Lessons learnt inspired new ideas
One of the most important lessons she has learnt was from a man who was a refugee in a camp called Kakuma in Kenya. “While working for a non-governmental organisation (NGO) documenting their projects in the camp, this man from Ethiopia approached me to find out what I was photographing.” She explained her project, after which he asked when the people of the camp would get copies of the photographs. When explaining to him that they will most likely never get copies since the NGO uses the images as part of fundraising he became very upset. He told her about how he had lived in the camp for 15 years, trapped in uncertainty. During that time, photographers had come in and out of the camp; photographing his family, his friends, himself, yet here he was without a single image of his own. “His history and story completely invisible, a man in permanent limbo.”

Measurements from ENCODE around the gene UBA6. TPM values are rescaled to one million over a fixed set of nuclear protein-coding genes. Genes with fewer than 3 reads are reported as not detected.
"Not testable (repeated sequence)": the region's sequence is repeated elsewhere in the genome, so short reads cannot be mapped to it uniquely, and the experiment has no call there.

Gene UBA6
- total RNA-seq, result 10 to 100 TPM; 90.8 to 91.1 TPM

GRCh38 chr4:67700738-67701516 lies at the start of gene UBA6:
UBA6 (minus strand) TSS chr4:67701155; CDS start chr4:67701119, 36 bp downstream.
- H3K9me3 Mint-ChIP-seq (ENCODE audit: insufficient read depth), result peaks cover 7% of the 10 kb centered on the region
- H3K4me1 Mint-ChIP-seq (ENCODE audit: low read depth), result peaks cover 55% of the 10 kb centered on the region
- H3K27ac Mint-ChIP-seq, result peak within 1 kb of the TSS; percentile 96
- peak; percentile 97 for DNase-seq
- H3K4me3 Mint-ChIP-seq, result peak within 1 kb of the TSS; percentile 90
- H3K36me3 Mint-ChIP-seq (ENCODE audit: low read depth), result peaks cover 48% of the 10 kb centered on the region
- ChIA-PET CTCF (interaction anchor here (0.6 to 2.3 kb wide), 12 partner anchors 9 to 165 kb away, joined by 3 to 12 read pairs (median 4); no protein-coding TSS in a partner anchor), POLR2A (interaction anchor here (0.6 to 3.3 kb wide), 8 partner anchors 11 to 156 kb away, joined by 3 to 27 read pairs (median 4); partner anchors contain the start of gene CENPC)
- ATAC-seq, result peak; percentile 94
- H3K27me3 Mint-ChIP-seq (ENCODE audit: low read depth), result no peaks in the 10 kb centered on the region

That conversation struck her to her core and lead her to completely re-evaluate the importance and significance of photography, both in the world and personally. It inspired her ‘Street Studio’ series, in which she creates public outdoor portrait studios in areas where people wouldn’t usually have access to family photographs. “We have a portable printer on site and offer free family and individual photographs to anyone passing by.” So far, she has created 11 studios in 5 different countries, including refugee camps in the Democratic Republic of Congo (DRC) and South Sudan.